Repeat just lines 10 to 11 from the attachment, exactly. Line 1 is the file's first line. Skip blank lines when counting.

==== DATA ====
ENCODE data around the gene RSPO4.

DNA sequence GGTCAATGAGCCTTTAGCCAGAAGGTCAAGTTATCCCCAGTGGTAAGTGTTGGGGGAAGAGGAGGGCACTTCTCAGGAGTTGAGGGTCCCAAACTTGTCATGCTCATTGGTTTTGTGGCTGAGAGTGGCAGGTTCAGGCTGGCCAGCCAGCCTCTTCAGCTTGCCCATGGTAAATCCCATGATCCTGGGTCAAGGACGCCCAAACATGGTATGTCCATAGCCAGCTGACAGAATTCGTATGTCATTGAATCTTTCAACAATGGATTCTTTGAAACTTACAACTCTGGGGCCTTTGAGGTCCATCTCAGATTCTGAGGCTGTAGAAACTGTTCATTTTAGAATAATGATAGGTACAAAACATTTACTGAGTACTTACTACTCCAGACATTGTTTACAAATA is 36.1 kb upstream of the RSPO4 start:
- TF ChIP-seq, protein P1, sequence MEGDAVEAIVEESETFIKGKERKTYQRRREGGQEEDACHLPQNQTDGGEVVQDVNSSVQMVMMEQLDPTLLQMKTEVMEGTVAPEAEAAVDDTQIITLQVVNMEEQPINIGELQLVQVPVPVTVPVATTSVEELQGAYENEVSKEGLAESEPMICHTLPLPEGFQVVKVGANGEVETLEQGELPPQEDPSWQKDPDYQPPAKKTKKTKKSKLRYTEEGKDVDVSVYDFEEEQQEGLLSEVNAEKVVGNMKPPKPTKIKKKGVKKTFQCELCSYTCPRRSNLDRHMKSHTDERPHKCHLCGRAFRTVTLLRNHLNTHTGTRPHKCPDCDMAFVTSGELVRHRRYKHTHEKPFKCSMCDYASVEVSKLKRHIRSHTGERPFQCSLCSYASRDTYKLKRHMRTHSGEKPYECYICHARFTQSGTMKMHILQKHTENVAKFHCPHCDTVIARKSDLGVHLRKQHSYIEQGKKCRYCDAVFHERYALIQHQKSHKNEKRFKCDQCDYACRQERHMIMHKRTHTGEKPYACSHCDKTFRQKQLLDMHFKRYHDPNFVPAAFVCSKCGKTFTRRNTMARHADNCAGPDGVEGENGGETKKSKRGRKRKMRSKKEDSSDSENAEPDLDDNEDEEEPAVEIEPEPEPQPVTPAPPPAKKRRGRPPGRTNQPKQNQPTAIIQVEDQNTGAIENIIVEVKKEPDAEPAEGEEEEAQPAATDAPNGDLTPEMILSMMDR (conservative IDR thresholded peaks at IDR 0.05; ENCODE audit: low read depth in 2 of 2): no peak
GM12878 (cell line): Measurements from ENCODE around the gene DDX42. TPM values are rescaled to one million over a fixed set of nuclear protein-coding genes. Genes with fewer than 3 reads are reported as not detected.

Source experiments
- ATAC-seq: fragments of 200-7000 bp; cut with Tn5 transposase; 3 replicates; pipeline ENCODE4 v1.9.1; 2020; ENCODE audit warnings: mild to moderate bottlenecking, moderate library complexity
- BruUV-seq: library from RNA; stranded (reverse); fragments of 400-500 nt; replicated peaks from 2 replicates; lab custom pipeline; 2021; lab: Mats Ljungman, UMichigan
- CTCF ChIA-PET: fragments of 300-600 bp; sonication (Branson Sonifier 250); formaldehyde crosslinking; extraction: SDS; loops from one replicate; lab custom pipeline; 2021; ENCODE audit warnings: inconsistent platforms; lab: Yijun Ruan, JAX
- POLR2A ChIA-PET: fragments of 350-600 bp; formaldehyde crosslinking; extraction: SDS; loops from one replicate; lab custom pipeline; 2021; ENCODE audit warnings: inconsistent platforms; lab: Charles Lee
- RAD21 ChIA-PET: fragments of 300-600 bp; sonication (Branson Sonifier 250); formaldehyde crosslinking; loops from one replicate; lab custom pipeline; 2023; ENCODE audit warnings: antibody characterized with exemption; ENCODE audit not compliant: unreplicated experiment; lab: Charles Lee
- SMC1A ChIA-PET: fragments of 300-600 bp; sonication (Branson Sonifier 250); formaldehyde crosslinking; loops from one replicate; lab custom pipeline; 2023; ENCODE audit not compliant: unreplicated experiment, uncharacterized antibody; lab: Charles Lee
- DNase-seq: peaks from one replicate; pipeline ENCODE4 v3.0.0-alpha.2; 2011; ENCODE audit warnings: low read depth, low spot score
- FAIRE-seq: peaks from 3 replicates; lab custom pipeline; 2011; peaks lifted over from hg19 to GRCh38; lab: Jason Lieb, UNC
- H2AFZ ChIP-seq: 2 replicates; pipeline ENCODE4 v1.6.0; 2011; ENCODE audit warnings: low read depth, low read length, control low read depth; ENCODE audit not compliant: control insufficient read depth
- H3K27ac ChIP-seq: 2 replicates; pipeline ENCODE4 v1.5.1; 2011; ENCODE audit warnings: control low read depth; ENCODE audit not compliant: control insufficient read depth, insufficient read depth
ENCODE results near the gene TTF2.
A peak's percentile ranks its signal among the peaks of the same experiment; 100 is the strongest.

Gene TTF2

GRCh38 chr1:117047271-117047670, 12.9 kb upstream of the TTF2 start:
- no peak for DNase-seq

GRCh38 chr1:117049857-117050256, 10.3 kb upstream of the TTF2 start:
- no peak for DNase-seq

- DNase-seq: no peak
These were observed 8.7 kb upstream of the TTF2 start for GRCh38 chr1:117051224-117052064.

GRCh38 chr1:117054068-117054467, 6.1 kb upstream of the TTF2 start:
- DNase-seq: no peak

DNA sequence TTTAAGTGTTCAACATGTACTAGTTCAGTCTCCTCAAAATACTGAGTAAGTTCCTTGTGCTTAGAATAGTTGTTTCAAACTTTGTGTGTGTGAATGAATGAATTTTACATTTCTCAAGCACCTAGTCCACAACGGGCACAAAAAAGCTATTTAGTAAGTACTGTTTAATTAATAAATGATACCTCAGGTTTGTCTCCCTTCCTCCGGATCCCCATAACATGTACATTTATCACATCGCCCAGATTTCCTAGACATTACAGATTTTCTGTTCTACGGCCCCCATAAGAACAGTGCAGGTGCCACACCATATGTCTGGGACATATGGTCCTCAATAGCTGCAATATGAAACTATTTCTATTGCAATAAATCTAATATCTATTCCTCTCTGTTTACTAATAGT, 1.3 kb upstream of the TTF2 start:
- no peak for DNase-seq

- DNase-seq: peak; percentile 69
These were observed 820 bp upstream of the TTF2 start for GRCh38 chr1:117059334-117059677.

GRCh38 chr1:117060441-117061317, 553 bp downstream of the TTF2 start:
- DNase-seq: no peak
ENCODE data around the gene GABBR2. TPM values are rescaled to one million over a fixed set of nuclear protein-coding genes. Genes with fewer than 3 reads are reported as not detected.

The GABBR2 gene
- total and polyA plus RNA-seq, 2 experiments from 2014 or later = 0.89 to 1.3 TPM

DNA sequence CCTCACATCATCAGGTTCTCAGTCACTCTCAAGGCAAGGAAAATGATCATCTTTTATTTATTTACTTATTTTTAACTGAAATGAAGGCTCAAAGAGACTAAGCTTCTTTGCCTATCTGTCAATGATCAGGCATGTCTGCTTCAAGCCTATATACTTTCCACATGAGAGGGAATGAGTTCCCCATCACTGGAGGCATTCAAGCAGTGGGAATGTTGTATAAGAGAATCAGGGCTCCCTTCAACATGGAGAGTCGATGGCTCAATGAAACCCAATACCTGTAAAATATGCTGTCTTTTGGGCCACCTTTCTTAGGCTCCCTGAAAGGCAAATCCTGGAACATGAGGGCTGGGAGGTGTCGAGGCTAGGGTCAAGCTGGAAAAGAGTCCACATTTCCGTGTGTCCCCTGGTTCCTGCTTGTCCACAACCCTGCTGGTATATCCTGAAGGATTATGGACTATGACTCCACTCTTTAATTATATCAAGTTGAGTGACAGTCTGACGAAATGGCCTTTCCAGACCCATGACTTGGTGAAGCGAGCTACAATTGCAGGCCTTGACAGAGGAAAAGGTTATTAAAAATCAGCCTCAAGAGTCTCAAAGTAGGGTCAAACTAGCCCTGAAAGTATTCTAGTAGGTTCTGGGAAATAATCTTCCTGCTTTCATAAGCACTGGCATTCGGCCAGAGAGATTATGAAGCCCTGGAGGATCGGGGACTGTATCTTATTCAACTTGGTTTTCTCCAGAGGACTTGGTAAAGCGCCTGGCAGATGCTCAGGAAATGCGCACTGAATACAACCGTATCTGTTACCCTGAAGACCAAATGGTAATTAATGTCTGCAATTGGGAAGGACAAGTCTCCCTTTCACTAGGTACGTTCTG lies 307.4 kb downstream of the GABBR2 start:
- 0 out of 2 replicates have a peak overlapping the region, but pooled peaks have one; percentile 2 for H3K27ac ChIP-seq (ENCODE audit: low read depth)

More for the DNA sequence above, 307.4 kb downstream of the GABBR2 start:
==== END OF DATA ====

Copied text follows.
- RAD21 ChIA-PET: fragments of 300-600 bp; sonication (Branson Sonifier 250); formaldehyde crosslinking; loops from one replicate; lab custom pipeline; 2023; ENCODE audit warnings: antibody characterized with exemption; ENCODE audit not compliant: unreplicated experiment; lab: Charles Lee
- SMC1A ChIA-PET: fragments of 300-600 bp; sonication (Branson Sonifier 250); formaldehyde crosslinking; loops from one replicate; lab custom pipeline; 2023; ENCODE audit not compliant: unreplicated experiment, uncharacterized antibody; lab: Charles Lee